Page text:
Financial Intelligence Units : An Overview

Front Matter

Front Matter

Author(s):
International Monetary Fund
Published Date:
June 2004
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    © 2004 by the International Monetary Fund

    Editing: Paul Gleason and Glenn Gottselig

    Composition: Glenn Gottselig and Sarah Underwood

    Cover Design: Martina Vortmeyer

    Cataloging-in-Publication Data

    Financial intelligence units : an overview -- Washington, D.C. : International Monetary Fund, Legal Dept., Monetary and Financial Systems Dept. : World Bank, Financial Market Integrity Div., 2004.

    p. cm.

    ISBN 9781589063495

    Includes bibliographical references.

    1. Money laundering—Prevention. 2. Commercial crimes—Prevention. 3. International Monetary Fund. Legal Dept.

    HV8079.M64F35 2004

    The term “country,” as used in this publication, does not in all cases refer to a territorial entity that is a state as understood by international law and practice; the term also covers some territorial entities that are not states, but for which statistical data are maintained and provided internationally on a separate and independent basis.

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    Contents

    Foreword

    Recent efforts to develop effective strategies for anti-money laundering and combating the financing of terrorism (AML/CFT) bring together several distinct but related aspects of financial systems and criminal law. Financial intelligence units (FIUs) constitute an important component of these strategies. Combating the crimes of money laundering and financing terrorism is essential to the integrity of financial systems but, if these efforts are to be successful, traditional law-enforcement methods need to be supported by the contribution of the financial system itself, in particular by implementing know-your-customer principles and reporting suspicious transactions to an FIU. Financial institutions hold critical information on transactions that may hide criminal schemes. Although this information is covered by necessary confidentiality regimes, it has to be made accessible to law-enforcement agencies to enable them to trace criminal money channels.

    FIUs have now been in existence for over ten years, and more than 80 have been admitted into the Egmont Group, the informal international association of FIUs. Many more countries are planning to establish an FIU; and in many countries, the authorities are endeavoring to improve the effectiveness of existing ones. Yet, up to now, no overall presentation of FIUs was available to help these authorities in their efforts. As a result, considerable time and effort was needed to find relevant information about FIUs and their operations. It is this gap that the present handbook attempts to fill.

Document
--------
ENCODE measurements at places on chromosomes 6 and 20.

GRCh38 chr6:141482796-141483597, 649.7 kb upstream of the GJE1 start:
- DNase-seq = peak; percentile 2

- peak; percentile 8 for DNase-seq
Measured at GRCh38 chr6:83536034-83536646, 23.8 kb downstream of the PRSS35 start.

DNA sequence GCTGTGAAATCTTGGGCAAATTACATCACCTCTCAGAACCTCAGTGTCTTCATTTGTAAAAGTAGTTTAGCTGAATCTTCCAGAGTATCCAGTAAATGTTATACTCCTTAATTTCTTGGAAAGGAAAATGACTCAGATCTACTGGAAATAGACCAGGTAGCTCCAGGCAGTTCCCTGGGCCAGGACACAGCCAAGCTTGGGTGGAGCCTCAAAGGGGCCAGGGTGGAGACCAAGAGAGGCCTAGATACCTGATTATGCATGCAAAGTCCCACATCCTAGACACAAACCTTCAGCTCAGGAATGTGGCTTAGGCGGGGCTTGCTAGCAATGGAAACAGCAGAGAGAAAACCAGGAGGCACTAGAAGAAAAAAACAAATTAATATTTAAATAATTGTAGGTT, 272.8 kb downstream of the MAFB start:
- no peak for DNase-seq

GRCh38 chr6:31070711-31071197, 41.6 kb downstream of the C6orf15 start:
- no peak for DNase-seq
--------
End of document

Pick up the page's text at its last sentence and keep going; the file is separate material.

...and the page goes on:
The handbook covers a wide array of topics relating to FIUs, beginning with the key steps necessary for establishing them and the various forms they can be given in a government structure. The core functions of FIUs (receiving reports of suspicious transactions, analyzing them, and disseminating the resulting intelligence) are analyzed in detail, with examples taken from a number of different countries. Some of the most important additional functions assigned to certain FIUs, such as monitoring compliance of the reporting institutions with AML/CFT requirements, are also discussed. Finally, international assessments of FIUs, done in the context of assessments of overall AML/CFT frameworks, are described.

    Rather than providing definitive statements on what an FIU should be, the handbook strives to bring to the reader as many examples as possible of existing FIU settings and arrangements, in order to provide policymakers and legislators with the widest palette of country experiences worldwide and help them design financial intelligence units that best serve the purposes of their own jurisdictions.

    François GianvitiStefan IngvesCesare Calari
    The General CounselDirectorVice President
    IMFMonetary and Financial

    Systems Department

    IMF
    Financial Sector

    World Bank

    Acknowledgments

    The handbook is a joint effort of the International Monetary Fund’s Legal Department and Monetary and Financial Systems Department as well as the World Bank’s Financial Market Integrity Division. It was written and edited by Louis Forget with the assistance of Vida Šeme Hočevar, both of the IMF Legal Department, under the direction of Jean-François Thony, Assistant General Counsel. Contributions and comments were received from Maud Bökkerink and Ernesto Lopez, IMF Monetary and Financial Systems Department; Eric Robert, Nadim Kyriakos-Saad, Cheong-Ann Png, and Peter Csonka, IMF Legal Department; and Alain Damais and Bess Michael, World Bank. The support and encouragement of the members of the Egmont Group Committee is gratefully acknowledged and, in particular, the useful comments of William Baity, Chair of the Egmont Committee and Deputy Director, FinCEN; John Brewer, FinCEN; and Boudewijn Verhelst, Deputy Director of CTIF-CFI (the Belgian FIU).

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